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I know how to ring the bell with echo -ne '\a' (or, even better if you don’t mind relying on an external command: tput bel). However, what it actually does is sending some special code to the output; then, if that output happens to be a terminal, the terminal interprets the code and rings the bell.

My issue is that I want to emit warning noises from a background script, whose output is not read by any terminal. I might play some harmonious .wav file with paplay or similar, but I prefer that plain, strident beeeep. And I would like not to depend on external programs.

So, questions:

  1. Is the bell sound, as emitted by terminals, special in some way (for example using a dedicated hardware), or is it a sound file like any other?
  2. How to reproduce that sound?
  • 1
    Assuming you mean the PC speaker, see this answer. If you pick a frequency, you can use echo to send the binary data. – dirkt Jul 21 at 17:45
  • Thanks, maybe I was simply missing the “PC speaker” keyword… Unlike in the answer you point at and even with proper permissions set up, I cannot manage to write to that device with usual shell commands, maybe because it is a character-special device. However, my research led me to discover the notorious beep program, I will study its source code to see how it does. – Maëlan Aug 11 at 21:59
  • What error do you get when you write? Did you check the permissions? – dirkt Aug 12 at 3:22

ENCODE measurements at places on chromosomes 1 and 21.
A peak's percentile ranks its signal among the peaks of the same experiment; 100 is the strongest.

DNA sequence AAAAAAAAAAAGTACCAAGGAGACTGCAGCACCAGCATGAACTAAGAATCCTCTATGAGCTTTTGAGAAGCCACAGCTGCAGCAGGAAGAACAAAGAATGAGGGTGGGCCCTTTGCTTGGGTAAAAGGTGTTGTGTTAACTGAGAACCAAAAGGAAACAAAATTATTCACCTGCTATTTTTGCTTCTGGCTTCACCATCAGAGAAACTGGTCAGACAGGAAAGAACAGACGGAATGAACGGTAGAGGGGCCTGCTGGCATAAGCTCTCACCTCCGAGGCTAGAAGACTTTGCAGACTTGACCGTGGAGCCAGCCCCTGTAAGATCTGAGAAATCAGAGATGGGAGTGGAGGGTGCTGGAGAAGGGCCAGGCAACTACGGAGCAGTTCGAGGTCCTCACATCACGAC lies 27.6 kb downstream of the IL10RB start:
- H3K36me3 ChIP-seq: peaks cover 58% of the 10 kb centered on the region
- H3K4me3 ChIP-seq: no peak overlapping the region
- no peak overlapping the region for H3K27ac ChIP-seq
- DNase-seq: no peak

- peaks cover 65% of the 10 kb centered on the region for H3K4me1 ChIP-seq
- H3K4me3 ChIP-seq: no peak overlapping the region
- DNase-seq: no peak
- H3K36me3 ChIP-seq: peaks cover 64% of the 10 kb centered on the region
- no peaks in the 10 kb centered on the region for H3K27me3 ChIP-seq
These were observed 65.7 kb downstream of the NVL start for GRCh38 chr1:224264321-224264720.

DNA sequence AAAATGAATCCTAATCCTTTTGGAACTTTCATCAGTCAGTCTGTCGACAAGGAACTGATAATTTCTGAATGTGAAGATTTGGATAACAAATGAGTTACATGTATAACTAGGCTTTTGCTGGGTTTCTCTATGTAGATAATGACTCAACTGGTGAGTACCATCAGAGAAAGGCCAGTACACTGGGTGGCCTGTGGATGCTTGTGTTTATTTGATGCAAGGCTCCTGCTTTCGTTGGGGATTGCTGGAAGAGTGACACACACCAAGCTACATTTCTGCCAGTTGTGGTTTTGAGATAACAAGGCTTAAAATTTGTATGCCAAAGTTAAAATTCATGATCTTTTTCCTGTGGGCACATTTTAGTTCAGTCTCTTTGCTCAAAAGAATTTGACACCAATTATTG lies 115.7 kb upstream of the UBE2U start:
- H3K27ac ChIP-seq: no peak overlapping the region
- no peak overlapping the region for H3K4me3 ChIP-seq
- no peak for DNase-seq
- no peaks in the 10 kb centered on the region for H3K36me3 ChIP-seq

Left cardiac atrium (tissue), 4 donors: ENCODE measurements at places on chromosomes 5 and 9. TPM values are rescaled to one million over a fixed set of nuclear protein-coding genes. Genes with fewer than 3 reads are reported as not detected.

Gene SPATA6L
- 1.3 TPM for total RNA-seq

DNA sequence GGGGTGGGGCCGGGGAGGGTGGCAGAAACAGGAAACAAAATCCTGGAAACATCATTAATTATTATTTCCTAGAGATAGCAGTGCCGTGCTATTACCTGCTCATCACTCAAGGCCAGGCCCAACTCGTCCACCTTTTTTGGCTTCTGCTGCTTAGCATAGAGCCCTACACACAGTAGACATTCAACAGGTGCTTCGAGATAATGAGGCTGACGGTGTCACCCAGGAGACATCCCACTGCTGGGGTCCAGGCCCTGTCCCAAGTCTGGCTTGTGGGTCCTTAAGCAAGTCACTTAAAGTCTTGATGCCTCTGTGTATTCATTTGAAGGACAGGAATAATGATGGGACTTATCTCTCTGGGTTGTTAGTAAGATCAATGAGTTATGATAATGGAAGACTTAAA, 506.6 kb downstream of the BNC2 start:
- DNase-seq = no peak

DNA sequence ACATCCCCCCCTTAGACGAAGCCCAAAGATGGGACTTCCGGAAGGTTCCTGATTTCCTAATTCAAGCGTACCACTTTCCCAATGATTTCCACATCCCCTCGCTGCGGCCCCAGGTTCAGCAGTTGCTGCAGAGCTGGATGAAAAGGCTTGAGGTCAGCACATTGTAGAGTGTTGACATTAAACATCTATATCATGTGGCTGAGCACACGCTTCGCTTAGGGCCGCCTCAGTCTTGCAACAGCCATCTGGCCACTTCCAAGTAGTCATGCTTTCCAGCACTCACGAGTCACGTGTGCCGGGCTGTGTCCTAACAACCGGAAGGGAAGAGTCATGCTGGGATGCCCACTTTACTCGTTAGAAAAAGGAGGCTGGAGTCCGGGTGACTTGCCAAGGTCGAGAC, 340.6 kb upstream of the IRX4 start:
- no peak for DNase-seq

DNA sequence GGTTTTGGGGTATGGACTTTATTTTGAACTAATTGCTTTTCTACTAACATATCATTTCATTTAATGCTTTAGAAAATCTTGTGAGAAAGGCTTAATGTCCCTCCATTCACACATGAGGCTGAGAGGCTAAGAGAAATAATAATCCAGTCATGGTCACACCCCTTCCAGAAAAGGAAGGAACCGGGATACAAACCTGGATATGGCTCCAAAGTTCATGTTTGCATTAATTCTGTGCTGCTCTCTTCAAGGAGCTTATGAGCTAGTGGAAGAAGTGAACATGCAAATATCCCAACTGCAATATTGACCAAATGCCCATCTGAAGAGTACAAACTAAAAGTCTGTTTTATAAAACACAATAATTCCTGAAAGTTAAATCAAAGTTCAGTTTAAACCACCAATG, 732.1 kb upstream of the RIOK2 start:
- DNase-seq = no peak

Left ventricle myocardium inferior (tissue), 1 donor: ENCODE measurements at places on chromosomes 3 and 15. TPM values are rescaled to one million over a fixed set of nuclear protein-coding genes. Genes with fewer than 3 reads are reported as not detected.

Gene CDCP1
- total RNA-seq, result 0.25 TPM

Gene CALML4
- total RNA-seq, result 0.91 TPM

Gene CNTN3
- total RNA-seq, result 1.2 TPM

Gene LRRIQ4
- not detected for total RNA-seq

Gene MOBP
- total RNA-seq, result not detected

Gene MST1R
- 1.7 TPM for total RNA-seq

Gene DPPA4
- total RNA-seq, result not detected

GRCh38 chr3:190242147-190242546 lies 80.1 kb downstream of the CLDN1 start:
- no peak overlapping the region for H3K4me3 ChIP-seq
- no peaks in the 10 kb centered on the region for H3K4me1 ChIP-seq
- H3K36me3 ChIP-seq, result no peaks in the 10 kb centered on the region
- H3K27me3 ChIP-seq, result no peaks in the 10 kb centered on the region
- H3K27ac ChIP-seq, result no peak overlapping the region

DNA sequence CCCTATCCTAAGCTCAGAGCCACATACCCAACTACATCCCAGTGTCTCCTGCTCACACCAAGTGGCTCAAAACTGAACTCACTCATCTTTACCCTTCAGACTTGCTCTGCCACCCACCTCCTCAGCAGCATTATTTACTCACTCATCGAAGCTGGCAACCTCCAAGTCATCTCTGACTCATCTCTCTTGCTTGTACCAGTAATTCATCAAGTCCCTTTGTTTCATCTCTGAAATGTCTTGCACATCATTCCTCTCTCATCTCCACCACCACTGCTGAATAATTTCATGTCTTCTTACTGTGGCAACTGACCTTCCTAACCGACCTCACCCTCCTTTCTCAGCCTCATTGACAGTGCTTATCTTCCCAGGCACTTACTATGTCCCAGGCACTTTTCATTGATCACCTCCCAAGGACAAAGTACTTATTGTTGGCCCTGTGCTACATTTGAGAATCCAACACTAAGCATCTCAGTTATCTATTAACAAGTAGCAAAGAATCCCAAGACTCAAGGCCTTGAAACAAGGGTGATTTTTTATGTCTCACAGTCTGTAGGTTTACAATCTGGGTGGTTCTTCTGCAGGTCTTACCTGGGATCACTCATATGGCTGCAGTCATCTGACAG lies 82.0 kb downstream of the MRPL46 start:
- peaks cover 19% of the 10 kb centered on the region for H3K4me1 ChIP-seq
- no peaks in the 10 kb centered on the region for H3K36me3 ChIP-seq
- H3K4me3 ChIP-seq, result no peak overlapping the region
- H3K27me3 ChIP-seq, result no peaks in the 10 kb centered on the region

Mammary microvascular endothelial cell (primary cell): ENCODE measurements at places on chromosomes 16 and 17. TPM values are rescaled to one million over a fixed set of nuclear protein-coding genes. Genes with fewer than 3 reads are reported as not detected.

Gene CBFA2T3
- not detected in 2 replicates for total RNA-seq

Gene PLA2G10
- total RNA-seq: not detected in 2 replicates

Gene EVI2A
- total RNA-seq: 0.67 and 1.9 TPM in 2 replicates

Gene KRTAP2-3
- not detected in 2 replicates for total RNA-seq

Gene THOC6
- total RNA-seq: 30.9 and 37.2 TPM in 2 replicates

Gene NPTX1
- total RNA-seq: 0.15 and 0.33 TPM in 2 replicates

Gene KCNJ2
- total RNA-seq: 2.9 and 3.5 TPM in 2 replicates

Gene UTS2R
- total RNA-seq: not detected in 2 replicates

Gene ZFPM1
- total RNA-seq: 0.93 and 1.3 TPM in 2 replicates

• “Invalid argument” (whether I am writing with perl, echo, or dd). Yes, as the user currently logged in in the virtual console, I have write permission set up via udev, as described there. getfacl on either the symbolic link or its target confirm this. – Maëlan Aug 12 at 9:12
  • The beep program is rather complicated; what happens if you write a small C program just to write the needed couple of bytes, using struct input_event from the kernel headers? "Illegal argument" may mean that you encode them somehow in the wrong way. – dirkt Aug 12 at 17:51
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After studying the source code of the program beep, I came up with a minimal C program that rings the bell.

It uses the PC speaker, which the Linux kernel makes available as an evdev device usually named /dev/input/by-path/platform-pcspkr-event-spkr (a symbolic link to an actual location).

There is one event to turn the speaker on (i.e. to start producing sound) at a given frequency, and another event to turn the speaker off (i.e. to stop the sound). We simply send the first event, then sleep for the required duration, then send the second event.

This requires write access to the device, which can be set up via an udev rule, the setuid bit for the program, or by running the program as root, as described in the documentation of beep. Moreover, this cannot control the sound volume. Somehow, the xset program (from the X server suite) and terminal emulators do not have these restrictions.

In C

#include <linux/input.h>  // struct input_event
#include <fcntl.h>  // open
#include <unistd.h>  // write, close